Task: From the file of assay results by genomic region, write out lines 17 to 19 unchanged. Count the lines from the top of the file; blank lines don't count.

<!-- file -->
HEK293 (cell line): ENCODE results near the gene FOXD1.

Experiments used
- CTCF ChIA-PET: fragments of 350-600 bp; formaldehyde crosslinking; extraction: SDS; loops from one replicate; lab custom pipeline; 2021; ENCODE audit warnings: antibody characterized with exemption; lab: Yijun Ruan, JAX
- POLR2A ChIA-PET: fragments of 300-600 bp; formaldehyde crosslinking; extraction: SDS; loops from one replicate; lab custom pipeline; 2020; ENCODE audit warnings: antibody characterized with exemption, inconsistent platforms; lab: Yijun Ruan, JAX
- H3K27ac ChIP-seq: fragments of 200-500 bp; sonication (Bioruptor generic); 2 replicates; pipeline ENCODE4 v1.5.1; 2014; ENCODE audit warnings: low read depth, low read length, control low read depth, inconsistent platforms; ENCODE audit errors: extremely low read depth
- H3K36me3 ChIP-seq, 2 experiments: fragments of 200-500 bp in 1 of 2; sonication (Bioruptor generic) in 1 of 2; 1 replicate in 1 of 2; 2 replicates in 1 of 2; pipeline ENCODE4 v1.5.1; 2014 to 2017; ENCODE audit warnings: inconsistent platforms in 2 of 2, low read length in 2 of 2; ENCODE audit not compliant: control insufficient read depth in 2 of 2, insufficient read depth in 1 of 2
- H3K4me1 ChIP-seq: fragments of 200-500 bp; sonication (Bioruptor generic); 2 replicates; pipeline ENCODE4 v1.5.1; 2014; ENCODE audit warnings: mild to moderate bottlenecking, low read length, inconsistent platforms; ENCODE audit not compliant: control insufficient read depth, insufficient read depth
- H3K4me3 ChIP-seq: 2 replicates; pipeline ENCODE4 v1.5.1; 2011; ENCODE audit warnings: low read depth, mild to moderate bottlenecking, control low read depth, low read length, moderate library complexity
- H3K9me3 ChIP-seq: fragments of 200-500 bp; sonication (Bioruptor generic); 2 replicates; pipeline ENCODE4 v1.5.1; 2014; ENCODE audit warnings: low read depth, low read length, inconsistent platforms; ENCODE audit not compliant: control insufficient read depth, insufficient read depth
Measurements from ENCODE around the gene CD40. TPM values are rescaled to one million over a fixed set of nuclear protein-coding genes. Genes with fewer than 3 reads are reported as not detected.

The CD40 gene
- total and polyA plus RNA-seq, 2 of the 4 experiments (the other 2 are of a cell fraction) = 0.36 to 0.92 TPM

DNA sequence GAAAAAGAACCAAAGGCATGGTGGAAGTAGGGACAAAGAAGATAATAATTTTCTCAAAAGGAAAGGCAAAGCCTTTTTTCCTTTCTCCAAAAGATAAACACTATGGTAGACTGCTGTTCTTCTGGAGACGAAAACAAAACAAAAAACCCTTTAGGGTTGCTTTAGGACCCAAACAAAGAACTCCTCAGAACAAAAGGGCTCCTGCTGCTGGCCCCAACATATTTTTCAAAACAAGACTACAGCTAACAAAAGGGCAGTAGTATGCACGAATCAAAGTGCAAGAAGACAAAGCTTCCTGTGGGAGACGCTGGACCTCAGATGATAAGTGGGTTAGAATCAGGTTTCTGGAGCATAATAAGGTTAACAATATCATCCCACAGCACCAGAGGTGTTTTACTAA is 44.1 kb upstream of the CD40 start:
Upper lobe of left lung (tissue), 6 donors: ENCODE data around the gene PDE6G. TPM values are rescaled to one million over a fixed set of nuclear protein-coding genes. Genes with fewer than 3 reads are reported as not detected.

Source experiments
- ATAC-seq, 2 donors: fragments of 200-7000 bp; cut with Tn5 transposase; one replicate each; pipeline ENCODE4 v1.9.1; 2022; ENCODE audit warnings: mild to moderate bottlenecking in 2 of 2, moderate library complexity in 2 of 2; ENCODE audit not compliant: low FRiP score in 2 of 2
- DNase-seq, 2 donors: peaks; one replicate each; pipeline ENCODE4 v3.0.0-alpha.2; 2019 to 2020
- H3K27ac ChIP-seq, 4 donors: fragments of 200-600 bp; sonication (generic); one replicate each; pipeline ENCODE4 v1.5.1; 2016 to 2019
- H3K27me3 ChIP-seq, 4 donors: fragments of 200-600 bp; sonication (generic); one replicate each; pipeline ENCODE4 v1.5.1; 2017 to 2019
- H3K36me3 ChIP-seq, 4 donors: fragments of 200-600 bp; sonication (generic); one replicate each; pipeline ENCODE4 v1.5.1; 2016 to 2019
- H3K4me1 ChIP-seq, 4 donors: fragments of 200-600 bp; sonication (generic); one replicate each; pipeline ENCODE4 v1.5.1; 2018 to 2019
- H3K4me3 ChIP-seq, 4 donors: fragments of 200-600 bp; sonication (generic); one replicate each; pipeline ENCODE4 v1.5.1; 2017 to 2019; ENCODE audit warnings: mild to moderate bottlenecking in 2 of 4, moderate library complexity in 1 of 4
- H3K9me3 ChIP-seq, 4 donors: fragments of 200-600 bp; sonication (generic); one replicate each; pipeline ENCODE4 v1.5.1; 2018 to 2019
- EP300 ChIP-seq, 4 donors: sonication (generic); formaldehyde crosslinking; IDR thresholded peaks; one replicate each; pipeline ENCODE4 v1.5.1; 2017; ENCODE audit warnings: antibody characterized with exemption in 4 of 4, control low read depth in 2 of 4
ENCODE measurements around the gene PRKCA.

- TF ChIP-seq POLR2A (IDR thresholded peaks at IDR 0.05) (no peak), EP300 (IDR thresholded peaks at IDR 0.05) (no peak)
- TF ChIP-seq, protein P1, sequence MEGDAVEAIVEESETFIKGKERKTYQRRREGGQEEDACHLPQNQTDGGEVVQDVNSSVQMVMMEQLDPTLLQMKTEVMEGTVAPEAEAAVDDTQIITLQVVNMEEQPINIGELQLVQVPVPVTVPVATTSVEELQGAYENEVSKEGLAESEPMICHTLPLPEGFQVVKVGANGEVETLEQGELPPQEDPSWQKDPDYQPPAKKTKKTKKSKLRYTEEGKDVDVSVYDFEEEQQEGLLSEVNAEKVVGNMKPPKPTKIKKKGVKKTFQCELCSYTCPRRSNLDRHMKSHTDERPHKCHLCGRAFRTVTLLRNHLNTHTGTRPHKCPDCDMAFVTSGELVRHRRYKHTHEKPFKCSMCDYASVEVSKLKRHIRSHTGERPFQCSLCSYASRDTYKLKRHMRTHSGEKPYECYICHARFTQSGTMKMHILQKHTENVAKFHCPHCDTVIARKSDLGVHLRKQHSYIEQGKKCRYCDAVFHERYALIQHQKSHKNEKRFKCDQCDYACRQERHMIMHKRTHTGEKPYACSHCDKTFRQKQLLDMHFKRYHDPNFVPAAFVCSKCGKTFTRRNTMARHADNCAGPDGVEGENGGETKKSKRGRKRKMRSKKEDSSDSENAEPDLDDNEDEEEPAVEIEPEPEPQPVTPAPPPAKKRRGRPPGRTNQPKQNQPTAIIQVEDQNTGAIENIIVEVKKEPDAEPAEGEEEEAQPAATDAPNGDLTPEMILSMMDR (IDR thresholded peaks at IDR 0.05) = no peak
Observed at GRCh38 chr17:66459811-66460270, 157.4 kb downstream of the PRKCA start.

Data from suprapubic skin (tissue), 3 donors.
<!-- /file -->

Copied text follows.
- DNase-seq, 2 donors: peaks; one replicate each; pipeline ENCODE4 v3.0.0-alpha.2; 2019 to 2020
- H3K27ac ChIP-seq, 4 donors: fragments of 200-600 bp; sonication (generic); one replicate each; pipeline ENCODE4 v1.5.1; 2016 to 2019
- H3K27me3 ChIP-seq, 4 donors: fragments of 200-600 bp; sonication (generic); one replicate each; pipeline ENCODE4 v1.5.1; 2017 to 2019